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Is There a Life Beyond the Grave?

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Author Topic: Is There a Life Beyond the Grave?  (Read 255 times)
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« on: February 10, 2009, 10:55:42 pm »

Matter may be defined as "that which occupies space and is recognized by the senses." But what is spirit? If it can be recognized it must be material, and if it cannot be recognized it is to us as nothing. We are aware that spirit that spirit has been defined as "refined matter," but in that case it would be material. We can, therefore, only act consistently when we accept the decision of the human intellect as applied to every proposition submitted to us. We Cannot, if we act wisely, repudiate its authority in judging of the highest conception of things. This is our standard of appeal upon all matters material, or so-called spiritual. We accept what appears true, after the most rigorous criticism, and we reject every error immediately it is discovered. For instance, we regard two truths as being established so far as our present knowledge extends -- the indestructibility of matter, and the invariable order of nature. By nature we mean all that is, because, so far as is known, it has no limit in space or time. The term spirit is not included in this definition, for the reason that we have no conception of what it is. If it exist, its claims to belief can only be established by one method, that of observation and experiment. Should its claims be thus successfully proved, Spiritualism will then cease to be distinguished from Materialism, inasmuch as it will then be within our conception of the established order of things. We fail to see how there can be two different kinds of truth in the sense of there being one that we can apprehend by our understanding, and another that we cannot. We are aware that theologians assert that there are two kind of truth, one within the reach of reason, and the other above it but we cannot believe this theory, as no sufficient reason has been given to justify us in accepting such a proposition. In reference to such preposterous claims, we ask the following pertitient questions -- If there is a truth above or beyond the reason of man to comprehend, how can it become known? Of course our inability to understand such a truth does not prove its non-existence, but it disposes of our relation to it; and consequently it is no truth to us.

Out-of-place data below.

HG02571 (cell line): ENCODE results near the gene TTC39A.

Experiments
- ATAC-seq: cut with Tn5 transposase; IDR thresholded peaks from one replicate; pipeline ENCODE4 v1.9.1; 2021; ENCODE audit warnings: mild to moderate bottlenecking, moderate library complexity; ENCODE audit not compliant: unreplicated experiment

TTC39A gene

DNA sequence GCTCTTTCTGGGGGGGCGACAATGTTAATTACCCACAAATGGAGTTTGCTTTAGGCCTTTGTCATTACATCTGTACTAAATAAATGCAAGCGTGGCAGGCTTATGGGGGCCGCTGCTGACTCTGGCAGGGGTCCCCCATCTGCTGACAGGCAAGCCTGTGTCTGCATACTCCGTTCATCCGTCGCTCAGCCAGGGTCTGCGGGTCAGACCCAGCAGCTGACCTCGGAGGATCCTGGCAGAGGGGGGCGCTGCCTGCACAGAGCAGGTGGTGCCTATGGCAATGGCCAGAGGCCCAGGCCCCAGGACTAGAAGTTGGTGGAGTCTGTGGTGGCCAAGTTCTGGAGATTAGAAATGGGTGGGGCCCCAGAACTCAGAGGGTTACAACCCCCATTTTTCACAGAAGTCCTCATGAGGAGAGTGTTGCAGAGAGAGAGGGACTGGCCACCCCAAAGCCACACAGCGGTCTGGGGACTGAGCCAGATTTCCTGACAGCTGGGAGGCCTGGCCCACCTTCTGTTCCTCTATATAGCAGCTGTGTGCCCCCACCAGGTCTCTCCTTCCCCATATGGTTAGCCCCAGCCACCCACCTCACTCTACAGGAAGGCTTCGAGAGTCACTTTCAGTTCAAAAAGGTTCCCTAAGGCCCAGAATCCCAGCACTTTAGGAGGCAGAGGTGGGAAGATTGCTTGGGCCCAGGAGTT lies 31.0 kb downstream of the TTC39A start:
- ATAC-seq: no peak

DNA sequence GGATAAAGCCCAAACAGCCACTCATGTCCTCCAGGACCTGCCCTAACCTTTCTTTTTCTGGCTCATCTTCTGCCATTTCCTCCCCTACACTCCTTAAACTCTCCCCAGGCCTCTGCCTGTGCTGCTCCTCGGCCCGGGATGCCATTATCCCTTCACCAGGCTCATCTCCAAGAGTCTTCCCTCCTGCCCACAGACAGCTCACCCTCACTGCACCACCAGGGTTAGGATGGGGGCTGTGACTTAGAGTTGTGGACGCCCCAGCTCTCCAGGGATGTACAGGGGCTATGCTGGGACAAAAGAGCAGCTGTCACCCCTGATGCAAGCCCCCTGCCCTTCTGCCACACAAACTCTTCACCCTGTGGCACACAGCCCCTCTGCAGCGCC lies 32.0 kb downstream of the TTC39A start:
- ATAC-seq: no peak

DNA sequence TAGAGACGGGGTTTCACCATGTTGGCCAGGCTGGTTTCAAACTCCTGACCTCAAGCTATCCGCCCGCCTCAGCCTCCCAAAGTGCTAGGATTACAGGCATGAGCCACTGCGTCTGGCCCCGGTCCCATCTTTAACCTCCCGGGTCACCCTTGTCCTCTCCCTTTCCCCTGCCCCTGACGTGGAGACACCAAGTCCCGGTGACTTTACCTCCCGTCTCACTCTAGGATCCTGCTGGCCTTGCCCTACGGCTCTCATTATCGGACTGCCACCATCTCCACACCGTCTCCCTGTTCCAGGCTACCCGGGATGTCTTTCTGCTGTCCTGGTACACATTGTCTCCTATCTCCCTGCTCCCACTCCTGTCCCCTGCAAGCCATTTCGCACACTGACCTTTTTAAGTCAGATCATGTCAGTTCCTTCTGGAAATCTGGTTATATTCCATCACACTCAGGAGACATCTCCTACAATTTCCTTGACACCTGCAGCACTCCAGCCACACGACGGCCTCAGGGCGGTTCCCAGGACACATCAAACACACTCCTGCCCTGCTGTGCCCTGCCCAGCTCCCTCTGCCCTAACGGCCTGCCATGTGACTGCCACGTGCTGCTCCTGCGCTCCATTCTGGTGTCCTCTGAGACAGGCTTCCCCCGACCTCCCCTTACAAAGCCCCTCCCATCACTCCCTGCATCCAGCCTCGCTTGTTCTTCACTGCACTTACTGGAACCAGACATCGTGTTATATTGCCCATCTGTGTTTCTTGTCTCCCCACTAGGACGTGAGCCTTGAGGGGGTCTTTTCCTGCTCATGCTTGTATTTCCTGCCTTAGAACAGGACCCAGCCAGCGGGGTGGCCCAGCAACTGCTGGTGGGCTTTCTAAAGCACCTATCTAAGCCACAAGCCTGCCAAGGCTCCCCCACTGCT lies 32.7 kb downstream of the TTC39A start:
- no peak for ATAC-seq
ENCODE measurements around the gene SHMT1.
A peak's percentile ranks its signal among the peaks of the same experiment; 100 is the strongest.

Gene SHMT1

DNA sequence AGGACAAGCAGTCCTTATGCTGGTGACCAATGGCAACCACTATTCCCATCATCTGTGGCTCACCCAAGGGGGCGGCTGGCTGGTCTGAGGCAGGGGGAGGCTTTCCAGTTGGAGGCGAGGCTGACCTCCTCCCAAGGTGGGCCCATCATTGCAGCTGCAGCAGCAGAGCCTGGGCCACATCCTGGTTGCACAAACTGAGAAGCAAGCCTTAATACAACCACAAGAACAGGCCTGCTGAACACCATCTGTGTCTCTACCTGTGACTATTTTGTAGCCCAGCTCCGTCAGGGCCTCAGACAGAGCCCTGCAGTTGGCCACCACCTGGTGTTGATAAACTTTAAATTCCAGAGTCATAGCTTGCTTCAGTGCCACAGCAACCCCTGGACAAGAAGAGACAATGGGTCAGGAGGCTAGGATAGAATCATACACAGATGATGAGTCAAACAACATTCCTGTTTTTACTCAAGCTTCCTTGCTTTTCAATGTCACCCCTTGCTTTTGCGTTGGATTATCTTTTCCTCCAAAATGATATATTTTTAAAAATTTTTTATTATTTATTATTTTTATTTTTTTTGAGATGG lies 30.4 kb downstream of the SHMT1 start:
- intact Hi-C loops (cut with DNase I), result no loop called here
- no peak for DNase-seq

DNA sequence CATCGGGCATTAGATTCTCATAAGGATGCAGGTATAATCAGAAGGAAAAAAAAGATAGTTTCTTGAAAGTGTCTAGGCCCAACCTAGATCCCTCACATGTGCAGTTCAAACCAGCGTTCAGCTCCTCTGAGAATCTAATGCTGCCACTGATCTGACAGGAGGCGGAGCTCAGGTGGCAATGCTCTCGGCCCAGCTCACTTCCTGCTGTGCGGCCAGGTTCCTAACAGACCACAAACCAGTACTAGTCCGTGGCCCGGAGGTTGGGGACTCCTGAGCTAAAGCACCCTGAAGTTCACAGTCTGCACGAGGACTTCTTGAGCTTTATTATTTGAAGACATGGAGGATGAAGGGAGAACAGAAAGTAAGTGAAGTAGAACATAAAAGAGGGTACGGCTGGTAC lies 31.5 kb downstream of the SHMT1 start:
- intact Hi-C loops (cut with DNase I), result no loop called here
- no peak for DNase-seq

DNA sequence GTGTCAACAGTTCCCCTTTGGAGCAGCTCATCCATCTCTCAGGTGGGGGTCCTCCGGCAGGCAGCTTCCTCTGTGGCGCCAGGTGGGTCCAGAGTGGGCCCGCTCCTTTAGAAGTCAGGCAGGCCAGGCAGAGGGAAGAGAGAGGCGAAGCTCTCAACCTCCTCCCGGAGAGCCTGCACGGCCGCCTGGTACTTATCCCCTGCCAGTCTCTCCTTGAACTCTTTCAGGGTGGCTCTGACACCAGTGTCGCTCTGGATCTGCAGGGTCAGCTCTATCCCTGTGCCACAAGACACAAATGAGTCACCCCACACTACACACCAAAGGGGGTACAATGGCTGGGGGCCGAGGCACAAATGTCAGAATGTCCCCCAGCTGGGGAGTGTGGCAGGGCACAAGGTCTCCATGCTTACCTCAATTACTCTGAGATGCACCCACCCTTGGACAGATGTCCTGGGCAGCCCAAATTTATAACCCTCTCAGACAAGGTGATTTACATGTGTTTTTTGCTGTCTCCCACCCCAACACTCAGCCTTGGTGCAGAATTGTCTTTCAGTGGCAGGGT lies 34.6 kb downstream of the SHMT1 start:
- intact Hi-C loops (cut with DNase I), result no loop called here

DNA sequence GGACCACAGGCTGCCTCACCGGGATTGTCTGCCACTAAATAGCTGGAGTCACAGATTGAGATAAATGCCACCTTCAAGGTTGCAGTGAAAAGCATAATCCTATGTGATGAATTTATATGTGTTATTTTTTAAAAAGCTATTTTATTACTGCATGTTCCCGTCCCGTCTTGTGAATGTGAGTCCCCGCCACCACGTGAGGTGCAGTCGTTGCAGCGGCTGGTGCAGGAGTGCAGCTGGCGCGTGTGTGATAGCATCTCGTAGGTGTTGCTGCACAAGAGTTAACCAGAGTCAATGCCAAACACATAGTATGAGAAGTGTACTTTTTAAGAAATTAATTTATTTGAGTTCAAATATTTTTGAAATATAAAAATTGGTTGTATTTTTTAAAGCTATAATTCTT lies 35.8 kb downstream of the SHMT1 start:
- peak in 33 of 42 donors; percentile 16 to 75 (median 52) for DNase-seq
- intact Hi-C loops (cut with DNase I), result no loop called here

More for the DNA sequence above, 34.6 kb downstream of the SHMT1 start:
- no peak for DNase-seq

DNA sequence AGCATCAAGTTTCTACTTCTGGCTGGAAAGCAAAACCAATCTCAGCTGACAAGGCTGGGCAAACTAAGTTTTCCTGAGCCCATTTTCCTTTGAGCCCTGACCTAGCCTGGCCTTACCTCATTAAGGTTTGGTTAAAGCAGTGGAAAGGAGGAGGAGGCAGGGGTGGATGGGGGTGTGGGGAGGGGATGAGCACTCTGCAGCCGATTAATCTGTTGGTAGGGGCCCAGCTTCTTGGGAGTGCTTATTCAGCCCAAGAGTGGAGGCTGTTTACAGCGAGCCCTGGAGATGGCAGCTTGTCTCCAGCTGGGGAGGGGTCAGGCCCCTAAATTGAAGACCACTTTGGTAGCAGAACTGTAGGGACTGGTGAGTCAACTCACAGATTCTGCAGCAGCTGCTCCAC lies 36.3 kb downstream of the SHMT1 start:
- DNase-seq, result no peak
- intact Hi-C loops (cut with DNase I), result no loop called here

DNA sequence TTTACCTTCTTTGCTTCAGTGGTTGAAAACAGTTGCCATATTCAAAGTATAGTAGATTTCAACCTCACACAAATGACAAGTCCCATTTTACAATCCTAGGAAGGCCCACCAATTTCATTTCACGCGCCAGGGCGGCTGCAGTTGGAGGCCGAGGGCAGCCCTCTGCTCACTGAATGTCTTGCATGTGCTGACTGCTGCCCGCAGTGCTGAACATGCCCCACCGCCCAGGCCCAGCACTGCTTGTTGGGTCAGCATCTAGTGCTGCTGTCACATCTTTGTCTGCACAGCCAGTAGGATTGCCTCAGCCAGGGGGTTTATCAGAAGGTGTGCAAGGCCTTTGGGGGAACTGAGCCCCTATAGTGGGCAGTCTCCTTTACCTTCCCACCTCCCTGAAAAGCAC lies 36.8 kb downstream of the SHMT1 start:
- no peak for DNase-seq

In science it is the practice to explain things in materialistic terms and to adopt spiritualistic phrases is in our opinion not only of no advantage, but it tends to the confusion of ideas and leads many minds into the region of obscurity. We see no justification for ceasing to speak of matter as a form of thought and of thought as a property of matter, so ling as our object is to indicate what we think and feel. The main point that we are anxious to insist upon is that no unknown power or powers should be appealed to for the purpose of explaining the facts of existence when we are cognizant of forces that are sufficient to achieve the object. Moreover, an unknown power can only be of practical service to us if its manifestations admit of verification, which those of spiritualism do not. We therefore rely upon truths that are demonstrated by material processes, for they give potency and dignity to nature; that nature, be it observed, that may be termed the mother of all. From her bosom we derive the sustenance of life, the panacea for woes and wrongs, and the solace for misery and despair that too frequently crush the hopes of man and rob humanity of its highest glory and its noblest service.

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